Lithium nitride is a special and simple compound

wallpapers Robot Tech 2021-05-07
Lithium nitride is a solid electrolyte with high lithium-ion conductivity at ambient temperatures, making it attractive for use in primary batteries. Measurement of single crystals grown by Czochralski using modern solid-state science methods, in particular X-ray diffraction, has demonstrated the presence of polarized ions N3- in the unique hexagonal structure. A model of the conduction mechanism of lithium-ion is proposed. From the perspective of crystal chemistry, a material suitable for high temperature can be found in the lithium nitride halide.
 
Lithium nitride is a special and simple compound with remarkable properties that can be modified with appropriate chemical modifications. A unique structure coupled with high ion mobility provides a fundamental model for energy applications and an advanced material involving charge storage (lithium) or storage of hydrogen. In the former case, as an electrode material, the system can be modified to increase the number of defects and charge carriers, including ions and electrons. In doing so, an anode with a high reversible capacity can be produced. In the latter case, structural, microstructure, and composition adjustments have a profound effect on how much solid hydrogen can be stored and how quickly this process (absorption and release) can be realized.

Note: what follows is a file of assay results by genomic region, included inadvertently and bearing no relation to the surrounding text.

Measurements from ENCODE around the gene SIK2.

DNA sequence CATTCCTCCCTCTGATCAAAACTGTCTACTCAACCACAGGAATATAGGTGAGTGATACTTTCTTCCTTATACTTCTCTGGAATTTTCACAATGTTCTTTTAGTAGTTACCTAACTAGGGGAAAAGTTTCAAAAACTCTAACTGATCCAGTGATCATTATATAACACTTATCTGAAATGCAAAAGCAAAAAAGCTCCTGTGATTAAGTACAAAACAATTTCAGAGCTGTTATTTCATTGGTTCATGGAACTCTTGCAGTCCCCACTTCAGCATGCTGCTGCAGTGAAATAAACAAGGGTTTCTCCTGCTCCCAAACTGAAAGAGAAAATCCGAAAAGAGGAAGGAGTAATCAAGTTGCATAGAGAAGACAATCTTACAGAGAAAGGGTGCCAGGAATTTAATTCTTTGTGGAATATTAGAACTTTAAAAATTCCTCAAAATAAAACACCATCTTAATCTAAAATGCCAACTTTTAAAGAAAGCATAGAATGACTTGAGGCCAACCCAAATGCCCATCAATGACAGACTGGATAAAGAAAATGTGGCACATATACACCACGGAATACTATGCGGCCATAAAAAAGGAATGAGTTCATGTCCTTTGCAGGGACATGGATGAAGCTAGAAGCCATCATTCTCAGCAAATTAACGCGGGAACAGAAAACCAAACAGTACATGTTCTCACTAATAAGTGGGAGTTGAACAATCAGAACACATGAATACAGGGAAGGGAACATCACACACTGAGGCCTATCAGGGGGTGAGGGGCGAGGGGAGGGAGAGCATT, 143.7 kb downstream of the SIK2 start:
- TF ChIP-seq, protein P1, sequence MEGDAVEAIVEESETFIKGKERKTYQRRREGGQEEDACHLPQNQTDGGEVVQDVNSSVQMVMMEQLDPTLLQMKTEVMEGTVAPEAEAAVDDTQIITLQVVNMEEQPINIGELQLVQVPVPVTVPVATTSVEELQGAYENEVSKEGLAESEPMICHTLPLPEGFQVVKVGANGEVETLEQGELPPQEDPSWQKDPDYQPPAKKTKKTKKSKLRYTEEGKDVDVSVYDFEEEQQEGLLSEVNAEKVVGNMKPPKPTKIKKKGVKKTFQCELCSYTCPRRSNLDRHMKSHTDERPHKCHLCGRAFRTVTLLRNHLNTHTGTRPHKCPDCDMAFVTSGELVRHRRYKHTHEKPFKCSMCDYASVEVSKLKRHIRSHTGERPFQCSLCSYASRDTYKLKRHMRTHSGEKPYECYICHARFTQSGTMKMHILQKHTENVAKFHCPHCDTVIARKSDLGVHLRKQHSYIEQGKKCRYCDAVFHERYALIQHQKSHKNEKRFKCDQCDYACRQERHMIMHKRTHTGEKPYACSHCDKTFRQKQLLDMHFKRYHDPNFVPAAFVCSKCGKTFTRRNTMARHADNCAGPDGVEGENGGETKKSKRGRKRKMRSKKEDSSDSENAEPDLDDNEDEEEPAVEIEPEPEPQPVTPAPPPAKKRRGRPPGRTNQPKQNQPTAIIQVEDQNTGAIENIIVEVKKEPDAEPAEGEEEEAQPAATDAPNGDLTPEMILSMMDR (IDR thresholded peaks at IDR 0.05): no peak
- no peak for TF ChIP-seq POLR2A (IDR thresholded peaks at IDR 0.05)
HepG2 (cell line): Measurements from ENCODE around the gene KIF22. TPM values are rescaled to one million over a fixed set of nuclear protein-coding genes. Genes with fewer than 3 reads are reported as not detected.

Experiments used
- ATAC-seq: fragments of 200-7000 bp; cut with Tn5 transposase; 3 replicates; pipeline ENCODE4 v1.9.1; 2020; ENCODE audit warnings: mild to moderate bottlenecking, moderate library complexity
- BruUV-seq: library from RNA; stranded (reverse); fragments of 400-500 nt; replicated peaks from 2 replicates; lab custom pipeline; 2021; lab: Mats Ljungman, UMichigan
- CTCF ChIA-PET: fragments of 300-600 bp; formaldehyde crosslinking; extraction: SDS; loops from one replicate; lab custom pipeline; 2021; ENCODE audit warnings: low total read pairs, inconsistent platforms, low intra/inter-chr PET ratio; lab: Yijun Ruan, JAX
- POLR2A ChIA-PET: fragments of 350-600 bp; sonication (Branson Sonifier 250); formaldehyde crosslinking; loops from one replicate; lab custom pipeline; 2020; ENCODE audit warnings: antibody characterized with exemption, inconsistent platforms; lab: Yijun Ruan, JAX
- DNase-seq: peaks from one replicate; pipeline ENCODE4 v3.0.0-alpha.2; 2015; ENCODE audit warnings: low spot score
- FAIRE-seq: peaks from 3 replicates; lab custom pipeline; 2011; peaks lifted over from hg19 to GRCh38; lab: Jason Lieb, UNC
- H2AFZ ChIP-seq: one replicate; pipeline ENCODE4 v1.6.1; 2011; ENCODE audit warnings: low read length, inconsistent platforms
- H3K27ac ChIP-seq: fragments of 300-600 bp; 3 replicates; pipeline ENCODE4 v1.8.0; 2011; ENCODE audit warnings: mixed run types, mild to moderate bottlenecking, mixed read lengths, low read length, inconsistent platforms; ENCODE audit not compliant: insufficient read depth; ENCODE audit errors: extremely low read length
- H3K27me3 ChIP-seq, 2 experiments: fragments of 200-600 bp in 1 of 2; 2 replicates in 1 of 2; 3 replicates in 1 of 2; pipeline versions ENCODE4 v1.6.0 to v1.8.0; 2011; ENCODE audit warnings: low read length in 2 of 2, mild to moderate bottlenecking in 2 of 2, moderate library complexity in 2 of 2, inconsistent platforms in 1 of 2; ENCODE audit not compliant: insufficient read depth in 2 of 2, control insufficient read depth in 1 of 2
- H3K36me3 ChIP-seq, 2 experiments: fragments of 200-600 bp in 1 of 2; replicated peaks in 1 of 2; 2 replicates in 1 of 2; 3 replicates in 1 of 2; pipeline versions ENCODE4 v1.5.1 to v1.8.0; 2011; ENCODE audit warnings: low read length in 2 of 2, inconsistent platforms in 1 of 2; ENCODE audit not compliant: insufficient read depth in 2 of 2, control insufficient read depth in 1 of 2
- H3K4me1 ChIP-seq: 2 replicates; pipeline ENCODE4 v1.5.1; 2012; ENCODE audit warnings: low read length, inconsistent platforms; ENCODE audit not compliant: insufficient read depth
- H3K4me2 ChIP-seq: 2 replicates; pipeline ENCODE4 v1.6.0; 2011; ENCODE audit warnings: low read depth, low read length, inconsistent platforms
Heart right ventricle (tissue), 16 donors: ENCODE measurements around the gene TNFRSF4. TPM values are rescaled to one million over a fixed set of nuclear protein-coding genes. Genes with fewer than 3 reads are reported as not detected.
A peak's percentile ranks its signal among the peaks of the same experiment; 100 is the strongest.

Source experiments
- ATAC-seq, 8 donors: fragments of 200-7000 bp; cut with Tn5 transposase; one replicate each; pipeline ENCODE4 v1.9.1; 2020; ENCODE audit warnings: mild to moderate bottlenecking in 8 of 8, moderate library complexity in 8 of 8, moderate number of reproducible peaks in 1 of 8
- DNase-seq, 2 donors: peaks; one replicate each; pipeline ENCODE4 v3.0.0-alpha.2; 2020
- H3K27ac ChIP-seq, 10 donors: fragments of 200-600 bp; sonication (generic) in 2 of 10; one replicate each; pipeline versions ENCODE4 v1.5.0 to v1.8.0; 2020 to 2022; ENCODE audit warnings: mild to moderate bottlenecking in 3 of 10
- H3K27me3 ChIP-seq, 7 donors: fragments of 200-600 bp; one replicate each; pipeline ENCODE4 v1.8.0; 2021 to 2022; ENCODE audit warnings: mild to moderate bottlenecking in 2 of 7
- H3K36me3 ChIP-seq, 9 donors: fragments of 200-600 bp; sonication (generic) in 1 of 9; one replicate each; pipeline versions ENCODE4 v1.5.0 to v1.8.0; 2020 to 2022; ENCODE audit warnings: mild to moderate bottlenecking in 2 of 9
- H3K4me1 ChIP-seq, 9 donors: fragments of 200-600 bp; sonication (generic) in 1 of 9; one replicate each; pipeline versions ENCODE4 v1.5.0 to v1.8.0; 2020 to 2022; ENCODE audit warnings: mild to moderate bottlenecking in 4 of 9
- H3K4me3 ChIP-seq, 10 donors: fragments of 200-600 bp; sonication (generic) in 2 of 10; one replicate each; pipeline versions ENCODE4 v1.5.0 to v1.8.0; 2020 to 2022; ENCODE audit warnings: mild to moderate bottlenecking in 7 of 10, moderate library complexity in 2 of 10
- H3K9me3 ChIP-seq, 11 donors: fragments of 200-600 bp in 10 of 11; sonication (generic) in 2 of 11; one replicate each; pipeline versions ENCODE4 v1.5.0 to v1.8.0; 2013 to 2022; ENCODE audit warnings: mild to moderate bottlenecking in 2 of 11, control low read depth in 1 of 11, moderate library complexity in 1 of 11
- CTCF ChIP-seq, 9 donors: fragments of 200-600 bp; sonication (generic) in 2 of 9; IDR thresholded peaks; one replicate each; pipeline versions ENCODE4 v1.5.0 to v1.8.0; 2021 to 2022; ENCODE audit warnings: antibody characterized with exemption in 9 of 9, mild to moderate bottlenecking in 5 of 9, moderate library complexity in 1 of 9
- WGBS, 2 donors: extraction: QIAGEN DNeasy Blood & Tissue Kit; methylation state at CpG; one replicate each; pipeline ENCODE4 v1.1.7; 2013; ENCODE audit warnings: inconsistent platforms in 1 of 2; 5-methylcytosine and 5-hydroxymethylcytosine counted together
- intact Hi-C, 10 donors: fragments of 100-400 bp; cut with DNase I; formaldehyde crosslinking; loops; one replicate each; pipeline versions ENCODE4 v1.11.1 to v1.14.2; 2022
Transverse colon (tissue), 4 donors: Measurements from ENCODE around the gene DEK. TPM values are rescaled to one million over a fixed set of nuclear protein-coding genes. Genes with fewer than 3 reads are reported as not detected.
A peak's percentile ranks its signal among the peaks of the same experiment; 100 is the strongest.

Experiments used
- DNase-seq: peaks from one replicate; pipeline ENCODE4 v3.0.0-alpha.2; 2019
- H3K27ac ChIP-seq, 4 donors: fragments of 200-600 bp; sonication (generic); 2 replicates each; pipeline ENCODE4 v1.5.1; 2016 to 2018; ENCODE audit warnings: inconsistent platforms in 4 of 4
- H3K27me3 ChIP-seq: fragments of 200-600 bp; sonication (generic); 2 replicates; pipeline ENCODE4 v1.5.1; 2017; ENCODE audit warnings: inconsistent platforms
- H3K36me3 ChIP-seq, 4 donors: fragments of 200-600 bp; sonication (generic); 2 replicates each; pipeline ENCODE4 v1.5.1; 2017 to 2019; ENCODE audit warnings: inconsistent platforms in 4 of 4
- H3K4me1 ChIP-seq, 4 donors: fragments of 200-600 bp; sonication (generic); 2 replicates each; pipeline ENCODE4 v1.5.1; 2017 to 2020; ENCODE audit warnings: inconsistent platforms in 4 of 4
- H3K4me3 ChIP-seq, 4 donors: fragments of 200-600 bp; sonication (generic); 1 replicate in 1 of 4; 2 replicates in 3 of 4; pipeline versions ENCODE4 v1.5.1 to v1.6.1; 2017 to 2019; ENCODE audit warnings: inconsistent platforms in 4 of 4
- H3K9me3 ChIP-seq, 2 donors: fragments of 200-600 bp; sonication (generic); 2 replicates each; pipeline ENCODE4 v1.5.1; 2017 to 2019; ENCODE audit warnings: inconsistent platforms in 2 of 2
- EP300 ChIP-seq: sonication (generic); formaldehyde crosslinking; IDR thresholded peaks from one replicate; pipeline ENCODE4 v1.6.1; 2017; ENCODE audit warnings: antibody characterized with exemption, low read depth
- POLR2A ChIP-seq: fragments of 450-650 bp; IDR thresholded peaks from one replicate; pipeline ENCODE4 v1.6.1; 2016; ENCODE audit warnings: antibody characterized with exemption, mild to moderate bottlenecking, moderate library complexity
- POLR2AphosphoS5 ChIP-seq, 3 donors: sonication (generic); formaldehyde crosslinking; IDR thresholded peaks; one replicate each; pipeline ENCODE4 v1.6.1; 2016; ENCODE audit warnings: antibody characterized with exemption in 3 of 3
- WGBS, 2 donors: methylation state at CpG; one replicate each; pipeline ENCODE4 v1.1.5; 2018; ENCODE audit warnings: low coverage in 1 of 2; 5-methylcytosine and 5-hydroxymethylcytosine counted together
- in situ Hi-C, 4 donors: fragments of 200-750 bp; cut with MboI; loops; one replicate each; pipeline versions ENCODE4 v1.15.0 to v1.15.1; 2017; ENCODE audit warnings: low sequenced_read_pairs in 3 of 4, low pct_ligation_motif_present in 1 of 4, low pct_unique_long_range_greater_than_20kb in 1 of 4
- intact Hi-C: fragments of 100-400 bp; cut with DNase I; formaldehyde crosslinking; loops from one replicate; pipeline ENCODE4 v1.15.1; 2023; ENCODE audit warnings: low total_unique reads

Machine learning atom interaction potentials based on local environment descriptors exceed the traditional potential based on rigid function in terms of prediction accuracy. However, one challenge for their application in ionic systems is dealing with long-term static electricity. Here, we propose a high-precision electrostatic spectral neighborhood analysis potential (ESNAP) for ion α-lithium nitride, which is a typical lithium superionic conductor and can be used as a solid electrolyte or coating for rechargeable lithium-ion batteries. We found that the optimized ESNAP model significantly outperformed the traditional Coulomb-Buckingham potential in predicting energy and force, as well as various properties such as lattice constants, elastic constants and phonon dispersion curves. We also demonstrate the application of ESNAP in long-term, large-scale Li diffusion studies in lithium nitride, providing atomicity insights for coordinated ion movement (e.g. Haven ratio) and grain boundary diffusion measurements. The aim of this work is to provide a method for the development of quantum-accurate force fields for multi-component ion systems in the form of SNAP, enabling such systems to perform large-scale atomic simulations.

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